— Thanks to Out There reader Aimee H.
Eat Your Heart Out, Captain America
STOCKHOLM, Sweden (AP) — Anglers fishing in a frozen river came home with a highly unusual catch — a live turtle they found trapped under the ice.
"My friends did not believe me but then saw it for themselves. And right then it moved," Anna Nyberg said Monday.
After cutting a hole in the ice in the Rodan River, about 400 miles north of Stockholm, the group managed to remove the turtle, which is temporarily living in Nyberg's bathtub.
Nyberg said wildlife experts in Stockholm told her that the nearly 10-inch turtle probably was of a South or Central American species that would not be expected to survive the grim Swedish winter.
However, Nyberg said she believes it probably was a North American species that can remain under the ice for 150 days by lying dormant.
— Click in the photo box above to see a pic of the Captain America turtle.
Sir, the Guns Were for Viewing, Not Shooting Yourself
FARIBAULT, Minn. (AP) — A trip to the restroom resulted in a trip to the hospital for a Bloomington man who accidentally shot himself in the hand over the weekend at a gun show.
Faribault Police Sgt. Richard Larson said the 59-year-old man shot himself while removing his gun from a hook in a bathroom stall while attending the 31st annual Faribault Rifle and Pistol Club gun show on Sunday morning.
The man was taken to a local hospital, where he was treated and released by Sunday afternoon.
The gun show was at the National Guard Armory on Saturday and Sunday.
— Thanks to Out There reader Jack H.
So Much for the Happy Ending
NORTH MYRTLE BEACH, S.C. (AP) — Undercover officers noticed something conspicuously absent from a tanning salon — tanning beds.
The only tanning bed on the property of VIP Tann Spa was found in a wooden box on the porch, officer Jerry Miller said.
Miller said the so-called tanning salon was actually a very different kind of business: Three employees and two customers were charged with prostitution and related charges after the undercover visit last month.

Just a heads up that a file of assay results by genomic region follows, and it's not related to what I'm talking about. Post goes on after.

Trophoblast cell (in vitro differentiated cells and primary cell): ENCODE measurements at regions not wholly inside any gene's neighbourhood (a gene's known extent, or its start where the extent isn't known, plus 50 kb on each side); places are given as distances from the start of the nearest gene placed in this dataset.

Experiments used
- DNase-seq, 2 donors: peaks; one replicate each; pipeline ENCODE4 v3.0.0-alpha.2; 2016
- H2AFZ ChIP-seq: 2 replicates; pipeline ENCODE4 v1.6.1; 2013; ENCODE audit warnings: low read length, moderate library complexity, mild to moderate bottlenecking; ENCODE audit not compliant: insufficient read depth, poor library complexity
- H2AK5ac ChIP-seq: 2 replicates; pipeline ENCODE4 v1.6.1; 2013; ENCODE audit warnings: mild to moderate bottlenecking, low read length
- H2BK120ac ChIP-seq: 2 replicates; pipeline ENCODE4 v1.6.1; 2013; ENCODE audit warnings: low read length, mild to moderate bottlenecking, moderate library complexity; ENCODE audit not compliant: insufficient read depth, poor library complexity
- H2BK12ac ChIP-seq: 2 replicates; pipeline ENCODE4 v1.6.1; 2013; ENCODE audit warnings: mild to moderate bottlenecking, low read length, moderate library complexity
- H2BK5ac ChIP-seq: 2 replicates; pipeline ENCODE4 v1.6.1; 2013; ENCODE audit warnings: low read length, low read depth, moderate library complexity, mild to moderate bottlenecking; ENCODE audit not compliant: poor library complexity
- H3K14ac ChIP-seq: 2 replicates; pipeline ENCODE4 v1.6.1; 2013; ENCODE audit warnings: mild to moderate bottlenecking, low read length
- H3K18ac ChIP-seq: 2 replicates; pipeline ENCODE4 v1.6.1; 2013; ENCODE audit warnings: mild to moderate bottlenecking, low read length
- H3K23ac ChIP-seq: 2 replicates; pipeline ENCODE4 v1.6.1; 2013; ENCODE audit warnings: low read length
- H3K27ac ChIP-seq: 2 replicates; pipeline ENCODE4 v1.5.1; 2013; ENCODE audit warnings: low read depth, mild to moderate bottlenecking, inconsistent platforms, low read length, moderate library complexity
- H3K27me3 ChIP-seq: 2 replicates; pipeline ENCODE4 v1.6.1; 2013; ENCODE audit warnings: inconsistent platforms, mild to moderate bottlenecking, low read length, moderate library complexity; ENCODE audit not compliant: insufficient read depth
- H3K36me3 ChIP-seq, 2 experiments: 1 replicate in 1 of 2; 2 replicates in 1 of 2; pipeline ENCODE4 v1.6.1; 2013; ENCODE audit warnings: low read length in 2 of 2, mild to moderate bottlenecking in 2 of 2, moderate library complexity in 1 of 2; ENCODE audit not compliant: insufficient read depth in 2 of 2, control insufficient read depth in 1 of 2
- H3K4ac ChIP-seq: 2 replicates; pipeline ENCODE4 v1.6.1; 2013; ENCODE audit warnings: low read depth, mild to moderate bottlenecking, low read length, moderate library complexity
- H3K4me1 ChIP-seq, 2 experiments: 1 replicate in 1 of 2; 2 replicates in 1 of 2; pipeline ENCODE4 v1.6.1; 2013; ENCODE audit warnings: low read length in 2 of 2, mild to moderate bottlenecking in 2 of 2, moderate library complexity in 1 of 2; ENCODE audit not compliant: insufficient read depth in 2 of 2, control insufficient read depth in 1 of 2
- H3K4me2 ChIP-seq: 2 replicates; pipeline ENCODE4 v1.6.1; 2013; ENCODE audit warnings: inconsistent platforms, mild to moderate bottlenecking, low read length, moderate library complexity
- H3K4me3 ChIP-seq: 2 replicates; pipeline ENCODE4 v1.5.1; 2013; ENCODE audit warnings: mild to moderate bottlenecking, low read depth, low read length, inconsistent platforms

The undercover officer found makeshift beds and other evidence people were being paid for sex, Miller said.
Investigators took business receipts, credit card statements and cash before closing the salon. The County Council revoked the owner's business license.
— Thanks to Out There reader Shannon O.
A Tad Accident Prone, Perhaps?
POUGHKEEPSIE, N.Y. (AP) — A man who was struck in the head by a train this weekend was also hit in the head by a New York City subway car three years ago, officials said Monday.
Parker T. Hall Houghtaling, of Stanfordville, 23, was hit in the head Nov. 18 by a Metro-North train as it pulled into the Poughkeepsie station. He was listed in stable condition Monday.
In 2002, Houghtaling was waiting at a subway station in Manhattan when he stuck his head out and was hit by a subway car. He was hospitalized with a shoulder injury, nose fractures and bruises, according to the Metropolitan Transportation Authority.
It was unclear Monday what led to either incident. MTA police are continuing an investigation, Metro-North spokeswoman Marjorie Anders said.
Compiled by FOXNews.com's Andrew Hard.